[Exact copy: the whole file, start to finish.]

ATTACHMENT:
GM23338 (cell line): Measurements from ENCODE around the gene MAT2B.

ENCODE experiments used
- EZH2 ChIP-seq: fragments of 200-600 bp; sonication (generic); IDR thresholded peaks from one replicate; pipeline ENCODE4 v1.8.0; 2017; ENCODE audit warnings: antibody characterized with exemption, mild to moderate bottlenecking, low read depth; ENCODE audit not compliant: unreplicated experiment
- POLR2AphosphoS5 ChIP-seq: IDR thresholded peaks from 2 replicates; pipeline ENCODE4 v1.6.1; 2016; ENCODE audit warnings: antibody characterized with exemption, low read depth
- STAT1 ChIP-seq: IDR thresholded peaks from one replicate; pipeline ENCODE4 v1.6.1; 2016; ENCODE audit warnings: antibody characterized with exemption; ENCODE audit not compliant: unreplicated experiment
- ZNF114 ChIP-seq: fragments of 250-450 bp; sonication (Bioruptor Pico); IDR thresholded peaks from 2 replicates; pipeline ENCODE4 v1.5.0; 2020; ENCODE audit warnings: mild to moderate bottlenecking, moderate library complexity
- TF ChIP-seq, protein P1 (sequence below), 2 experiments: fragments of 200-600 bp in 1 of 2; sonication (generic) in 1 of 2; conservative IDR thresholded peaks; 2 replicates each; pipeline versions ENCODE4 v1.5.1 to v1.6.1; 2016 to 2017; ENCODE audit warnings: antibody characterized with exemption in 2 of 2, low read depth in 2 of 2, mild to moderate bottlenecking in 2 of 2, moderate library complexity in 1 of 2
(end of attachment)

GM23338 (cell line): Measurements from ENCODE around the gene MAT2B.

ENCODE experiments used
- EZH2 ChIP-seq: fragments of 200-600 bp; sonication (generic); IDR thresholded peaks from one replicate; pipeline ENCODE4 v1.8.0; 2017; ENCODE audit warnings: antibody characterized with exemption, mild to moderate bottlenecking, low read depth; ENCODE audit not compliant: unreplicated experiment
- POLR2AphosphoS5 ChIP-seq: IDR thresholded peaks from 2 replicates; pipeline ENCODE4 v1.6.1; 2016; ENCODE audit warnings: antibody characterized with exemption, low read depth
- STAT1 ChIP-seq: IDR thresholded peaks from one replicate; pipeline ENCODE4 v1.6.1; 2016; ENCODE audit warnings: antibody characterized with exemption; ENCODE audit not compliant: unreplicated experiment
- ZNF114 ChIP-seq: fragments of 250-450 bp; sonication (Bioruptor Pico); IDR thresholded peaks from 2 replicates; pipeline ENCODE4 v1.5.0; 2020; ENCODE audit warnings: mild to moderate bottlenecking, moderate library complexity
- TF ChIP-seq, protein P1 (sequence below), 2 experiments: fragments of 200-600 bp in 1 of 2; sonication (generic) in 1 of 2; conservative IDR thresholded peaks; 2 replicates each; pipeline versions ENCODE4 v1.5.1 to v1.6.1; 2016 to 2017; ENCODE audit warnings: antibody characterized with exemption in 2 of 2, low read depth in 2 of 2, mild to moderate bottlenecking in 2 of 2, moderate library complexity in 1 of 2